Youth, Accomplishment, and Writers

Two weeks ago, I attended the World Science Fiction Convention in Denver. While I was there, I became aware of a debate, instigated, it appeared, by younger writers and readers, who, if I understand the issues, were concerned about the fact that very little recognition and not many F&SF awards were going to “younger writers,” i.e., those under forty.

Human accomplishments tend to be age-related, and how great they are at what age depends on the field, although there are certainly individual exceptions. Reputedly, very few mathematicians make their greatest mark after age 35, although recognition may lag for years. Certainly, very few athletes are world class past around age forty, Dara Torres excepted, particularly gymnasts. Opera singers tend to peak in their forties, but pop singers usually burn out their voices earlier. Finance analysts seldom remain at the top of that game past forty.

On the other hand, writers usually do not do their best work young — unless it is a single book that they never surpass, and I can only think of a handful of writers who were successful young and continued writing good work into middle age, or older. I suspect this is particularly true in F&SF because great success in the genre not only requires technical skill in writing, but the ability to create and evoke whole worlds and cultures, and usually with a mythos/rationale behind such cultures. These abilities usually require practice and a range of knowledge that spans a number of disciplines. Add to that the fact that English is a highly irregular and complex language, with the largest vocabulary of any language yet developed, and you have a profession where early mastery of skills is going to be comparatively rare.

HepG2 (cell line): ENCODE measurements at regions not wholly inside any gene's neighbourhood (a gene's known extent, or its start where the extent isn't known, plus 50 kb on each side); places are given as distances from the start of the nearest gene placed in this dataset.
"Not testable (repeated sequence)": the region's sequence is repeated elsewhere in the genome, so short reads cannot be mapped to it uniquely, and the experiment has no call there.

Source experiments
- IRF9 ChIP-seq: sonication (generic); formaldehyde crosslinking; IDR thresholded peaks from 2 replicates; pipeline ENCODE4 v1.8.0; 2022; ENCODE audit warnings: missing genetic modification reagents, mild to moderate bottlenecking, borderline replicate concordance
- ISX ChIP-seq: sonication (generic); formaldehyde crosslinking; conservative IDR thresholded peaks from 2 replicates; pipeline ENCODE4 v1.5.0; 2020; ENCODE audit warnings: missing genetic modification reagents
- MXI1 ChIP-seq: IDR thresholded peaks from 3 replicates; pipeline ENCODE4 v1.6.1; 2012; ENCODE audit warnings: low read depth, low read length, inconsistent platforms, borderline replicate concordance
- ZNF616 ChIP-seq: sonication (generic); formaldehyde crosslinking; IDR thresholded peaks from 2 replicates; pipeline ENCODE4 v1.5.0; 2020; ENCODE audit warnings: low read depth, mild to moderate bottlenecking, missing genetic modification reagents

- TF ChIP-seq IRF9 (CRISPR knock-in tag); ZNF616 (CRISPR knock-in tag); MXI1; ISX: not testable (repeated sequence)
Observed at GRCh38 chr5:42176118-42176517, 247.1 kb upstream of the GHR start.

In terms of awards in F&SF, there are essentially two kinds — those awarded through popularity, such as the Hugo and Locus awards, and those which are judged in some fashion or another, such as the World Fantasy Awards. Because popularity-based awards require that those voting know the author in some fashion, it’s rather unlikely that newer and presumably younger authors will even be nominated for such awards immediately because readers have to be aware of an author before they can vote for them, and building awareness can take years.

Juried awards, of course, are designed to reflect the judgment and experience of those selecting the awards, and they usually do. [Disclosure — I was once a judge for the World Fantasy Awards.] The judges do tend to be widely read, and they don’t tend to reward popularity, but skill in writing, which as noted above, normally does take some time to develop.

Thus, it’s neither discriminatory nor surprising that newer/younger writers are “under-represented” in terms of awards.

On a side note, I was unaware, until I read The Economist last week, that Barrack Obama had written two autobiographies. When I mentioned that to a group of people, one immediately replied, “What has any politician, especially one in his forties, done that merits even one autobiography?”

While the comment was somewhat flippant, it also bears a certain truth, and that truth is, alas, at variance with both perception and human desire. In Ayn Rand’s Atlas Shrugged, one of the protagonists is a woman vice-president of a railroad. Years ago, my father noted, acerbically, “No railroad has ever had a 32 year old vice president, let alone a woman.” So far as I’ve been able to ascertain, he was right, both for practical and cultural reasons.

Because of the underlying requirements for accomplishment in the creative, economic, and political worlds, while there will always be a handful of youthful standouts, the majority of solid and lasting achievements will, in fact, be based on experience and expertise developed over time, a fact that those who are young have always chafed against, and, I suspect, always will.